An investigation into sexual abuse in the French Catholic Church has found that an estimated 216,000 children were victims of abuse by clergy since 1950, said Jean-March Sauve, head of the commission that compiled the report.

The revelations in France are the latest to rock the Catholic Church, after a series of sexual abuse scandals around the world, often involving children, over the past 20 years.

The abuse was systemic, Mr Sauve said at a public, online presentation of the report, adding that the church had shown "deep, total and even cruel indifference for years," protecting itself rather than the victims.

The commission was established by Catholic bishops in France at the end of 2018 to shed light on abuses and restore public confidence in the church at a time of dwindling congregations.

It has worked independently from the church.

Mr Sauve said the problem was still there. He added that the church had until the 2000s showed complete indifference to victims and that it only started to really change its attitude in 2015-2016.

He said the commission itself had identified around 2,700 victims, but that a wide-ranging study by research and polling groups had estimated that there had been around 216,000 victims.

The number could go up further to 330,000, when including abuse by lay members.

Speaking just after Mr Sauve at the presentation of the report, the archbishop of Reims and head of the French conference of bishops, Eric de Moulins-Beaufort, spoke of shame, asked for forgiveness and promised to act.

Pope Francis expressed his "great sorrow" for the victims of sexual abuse by French Catholic clergy, a Vatican spokesman said.

He said the pontiff had learned "with pain" of the report's contents, adding: "His thoughts turn first to the victims, with great sorrow for their wounds and gratitude for their courage in speaking out."

The Catholic Church's teaching on subjects such as sexuality, obedience and the sanctity of the priesthood helped created blind spots which allowed sexual abuse by clergy to happen, Mr Sauve said, adding that the church needed to reform the way it approached those issues to rebuild trust with society.

The church must take responsibility for what happened, the commission said, and ensure reports of abuse are transmitted to judicial authorities.

It must also provide victims with adequate financial compensation, "which, despite not being sufficient (to address the trauma from sexual abuse), is nonetheless indispensable as it completes the recognition process."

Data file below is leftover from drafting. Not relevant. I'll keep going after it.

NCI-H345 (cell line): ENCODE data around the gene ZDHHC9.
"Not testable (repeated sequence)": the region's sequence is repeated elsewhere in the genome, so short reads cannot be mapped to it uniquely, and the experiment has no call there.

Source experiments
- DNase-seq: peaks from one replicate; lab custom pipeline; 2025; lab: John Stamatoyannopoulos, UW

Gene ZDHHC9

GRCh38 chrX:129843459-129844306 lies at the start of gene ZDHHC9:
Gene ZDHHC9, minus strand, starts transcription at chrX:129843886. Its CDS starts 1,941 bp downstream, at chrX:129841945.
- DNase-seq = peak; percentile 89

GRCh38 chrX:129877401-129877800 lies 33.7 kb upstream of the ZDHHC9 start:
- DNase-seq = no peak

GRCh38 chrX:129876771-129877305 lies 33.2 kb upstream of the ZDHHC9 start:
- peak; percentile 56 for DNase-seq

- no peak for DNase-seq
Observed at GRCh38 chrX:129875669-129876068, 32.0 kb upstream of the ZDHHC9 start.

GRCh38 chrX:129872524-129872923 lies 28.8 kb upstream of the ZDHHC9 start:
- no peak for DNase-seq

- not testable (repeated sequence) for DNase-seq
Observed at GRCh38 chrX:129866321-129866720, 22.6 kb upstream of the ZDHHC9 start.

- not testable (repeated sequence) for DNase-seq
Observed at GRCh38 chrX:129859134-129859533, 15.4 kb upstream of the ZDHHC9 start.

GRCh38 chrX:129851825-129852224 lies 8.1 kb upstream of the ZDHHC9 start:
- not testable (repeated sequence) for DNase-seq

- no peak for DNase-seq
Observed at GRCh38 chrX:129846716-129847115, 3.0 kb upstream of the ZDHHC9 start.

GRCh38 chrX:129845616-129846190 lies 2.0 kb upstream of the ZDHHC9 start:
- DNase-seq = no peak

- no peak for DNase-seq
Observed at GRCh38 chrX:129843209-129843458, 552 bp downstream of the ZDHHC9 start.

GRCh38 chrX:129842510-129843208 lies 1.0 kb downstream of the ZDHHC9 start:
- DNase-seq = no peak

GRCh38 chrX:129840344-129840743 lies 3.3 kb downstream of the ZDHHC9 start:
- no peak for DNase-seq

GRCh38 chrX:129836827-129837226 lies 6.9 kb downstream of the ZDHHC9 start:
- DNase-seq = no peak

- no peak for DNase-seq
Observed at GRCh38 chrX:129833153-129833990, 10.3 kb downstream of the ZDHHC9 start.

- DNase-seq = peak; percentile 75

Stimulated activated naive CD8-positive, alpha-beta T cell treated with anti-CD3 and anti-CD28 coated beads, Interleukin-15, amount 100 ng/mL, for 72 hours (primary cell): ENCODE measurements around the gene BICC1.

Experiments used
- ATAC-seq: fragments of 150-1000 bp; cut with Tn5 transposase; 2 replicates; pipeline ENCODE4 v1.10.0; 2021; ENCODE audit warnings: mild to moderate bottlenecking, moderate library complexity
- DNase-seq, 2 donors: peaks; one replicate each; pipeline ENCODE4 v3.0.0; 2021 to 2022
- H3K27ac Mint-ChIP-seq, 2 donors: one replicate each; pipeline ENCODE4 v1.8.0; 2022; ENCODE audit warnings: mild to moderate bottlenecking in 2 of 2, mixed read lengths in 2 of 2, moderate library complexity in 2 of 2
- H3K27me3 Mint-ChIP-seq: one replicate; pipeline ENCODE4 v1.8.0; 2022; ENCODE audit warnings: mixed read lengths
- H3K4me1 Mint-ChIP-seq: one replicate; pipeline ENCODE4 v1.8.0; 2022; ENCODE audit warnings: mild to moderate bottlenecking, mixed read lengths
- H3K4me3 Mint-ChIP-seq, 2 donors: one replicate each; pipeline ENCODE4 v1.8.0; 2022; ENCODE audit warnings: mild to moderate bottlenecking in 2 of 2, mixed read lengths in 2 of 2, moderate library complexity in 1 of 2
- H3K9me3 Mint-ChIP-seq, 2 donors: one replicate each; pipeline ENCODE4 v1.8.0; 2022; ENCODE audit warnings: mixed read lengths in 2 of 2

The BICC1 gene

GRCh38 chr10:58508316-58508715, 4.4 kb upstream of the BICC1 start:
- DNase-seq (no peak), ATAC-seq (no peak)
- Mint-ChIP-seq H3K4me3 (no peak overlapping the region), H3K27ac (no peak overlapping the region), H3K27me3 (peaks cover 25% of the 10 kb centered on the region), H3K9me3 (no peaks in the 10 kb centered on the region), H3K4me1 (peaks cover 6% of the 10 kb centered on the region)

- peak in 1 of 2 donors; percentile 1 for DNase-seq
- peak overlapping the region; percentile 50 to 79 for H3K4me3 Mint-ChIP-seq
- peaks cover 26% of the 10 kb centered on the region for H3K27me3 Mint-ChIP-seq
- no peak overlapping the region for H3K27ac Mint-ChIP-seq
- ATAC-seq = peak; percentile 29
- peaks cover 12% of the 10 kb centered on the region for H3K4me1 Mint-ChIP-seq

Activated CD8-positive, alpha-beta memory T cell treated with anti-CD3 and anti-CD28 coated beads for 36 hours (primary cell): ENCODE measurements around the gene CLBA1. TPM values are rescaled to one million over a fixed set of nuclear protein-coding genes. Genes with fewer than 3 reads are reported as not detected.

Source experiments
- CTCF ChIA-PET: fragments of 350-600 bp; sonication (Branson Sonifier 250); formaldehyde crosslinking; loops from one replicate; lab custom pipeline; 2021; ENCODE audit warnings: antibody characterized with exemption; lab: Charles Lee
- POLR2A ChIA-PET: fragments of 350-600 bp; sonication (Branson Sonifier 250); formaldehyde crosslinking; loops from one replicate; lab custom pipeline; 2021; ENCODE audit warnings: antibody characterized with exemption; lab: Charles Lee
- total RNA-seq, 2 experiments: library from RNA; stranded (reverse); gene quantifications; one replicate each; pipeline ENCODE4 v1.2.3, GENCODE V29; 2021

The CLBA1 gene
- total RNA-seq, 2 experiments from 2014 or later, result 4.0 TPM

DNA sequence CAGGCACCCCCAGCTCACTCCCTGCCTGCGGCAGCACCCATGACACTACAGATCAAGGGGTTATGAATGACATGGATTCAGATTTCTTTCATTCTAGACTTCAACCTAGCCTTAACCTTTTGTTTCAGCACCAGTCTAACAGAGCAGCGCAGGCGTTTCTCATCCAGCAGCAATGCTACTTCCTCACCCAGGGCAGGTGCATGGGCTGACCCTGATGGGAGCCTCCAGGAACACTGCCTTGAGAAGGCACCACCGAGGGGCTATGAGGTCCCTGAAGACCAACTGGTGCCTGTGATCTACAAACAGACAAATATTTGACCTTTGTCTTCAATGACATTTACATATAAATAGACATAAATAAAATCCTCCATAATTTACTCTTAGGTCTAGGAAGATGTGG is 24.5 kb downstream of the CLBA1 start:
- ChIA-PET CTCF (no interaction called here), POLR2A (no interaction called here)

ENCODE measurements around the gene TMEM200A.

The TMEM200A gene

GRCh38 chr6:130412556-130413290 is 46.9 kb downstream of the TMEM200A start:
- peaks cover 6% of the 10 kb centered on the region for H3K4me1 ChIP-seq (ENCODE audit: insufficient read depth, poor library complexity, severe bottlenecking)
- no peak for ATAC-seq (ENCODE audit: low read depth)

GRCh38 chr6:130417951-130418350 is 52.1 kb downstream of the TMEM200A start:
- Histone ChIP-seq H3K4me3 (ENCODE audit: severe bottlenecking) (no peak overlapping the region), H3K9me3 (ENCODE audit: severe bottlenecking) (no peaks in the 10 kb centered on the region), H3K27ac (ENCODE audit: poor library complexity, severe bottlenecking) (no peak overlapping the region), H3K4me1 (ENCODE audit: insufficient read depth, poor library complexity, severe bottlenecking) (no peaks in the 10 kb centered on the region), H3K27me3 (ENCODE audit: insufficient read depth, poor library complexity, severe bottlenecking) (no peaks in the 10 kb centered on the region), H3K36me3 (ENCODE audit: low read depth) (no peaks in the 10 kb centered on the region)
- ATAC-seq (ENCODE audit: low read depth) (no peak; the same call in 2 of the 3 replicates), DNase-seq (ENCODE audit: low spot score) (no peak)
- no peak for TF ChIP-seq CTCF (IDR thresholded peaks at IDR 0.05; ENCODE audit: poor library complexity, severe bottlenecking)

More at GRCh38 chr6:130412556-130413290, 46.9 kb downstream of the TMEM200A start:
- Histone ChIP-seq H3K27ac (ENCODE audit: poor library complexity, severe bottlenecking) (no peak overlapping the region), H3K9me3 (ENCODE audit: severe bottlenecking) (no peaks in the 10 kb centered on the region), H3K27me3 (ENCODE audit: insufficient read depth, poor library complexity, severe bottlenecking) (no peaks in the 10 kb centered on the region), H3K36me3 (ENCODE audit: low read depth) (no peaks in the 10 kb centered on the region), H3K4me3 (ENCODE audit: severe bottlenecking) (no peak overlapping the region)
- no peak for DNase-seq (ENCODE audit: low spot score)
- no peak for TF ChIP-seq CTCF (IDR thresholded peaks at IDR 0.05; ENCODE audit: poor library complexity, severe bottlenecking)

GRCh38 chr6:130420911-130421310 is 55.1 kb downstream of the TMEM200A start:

It added a list of recommendations that included systematically checking the criminal record of any person assigned by the church to be in regular contact with children or vulnerable people, and providing priests with adequate training.

There have been around 2,900-3,200 suspected paedophiles in the French Church over the last 70 years, Mr Sauve said.

"You are a disgrace to our humanity," Francois Devaux, who set up victims' association La Parole Liberee, told church representatives at the public presentation of the report, before Mr Sauve took the floor.

"In this hell there have been abominable mass crimes ... but there has been even worse, betrayal of trust, betrayal of morale, betrayal of children," Mr Devaux said, also accusing the church of cowardice.

He thanked the commission, saying he hoped the report would prove a turning point: "You finally bring victims an institutional recognition of the responsibility of the church."

In June, Pope Francis said the Catholic Church's sexual abuse crisis was a worldwide "catastrophe".

Since his election in 2013, he has taken a series of steps aimed at wiping out sexual abuse of minors by clerics.

This year, he issued the most extensive revision to Catholic Church law in four decades, insisting that bishops take action against clerics who abuse minors and vulnerable adults.

But critics accuse Pope Francis of responding much too slowly to the sex abuse scandals, of failing to empathise with victims and of blindly believing the word of his fellow clergy.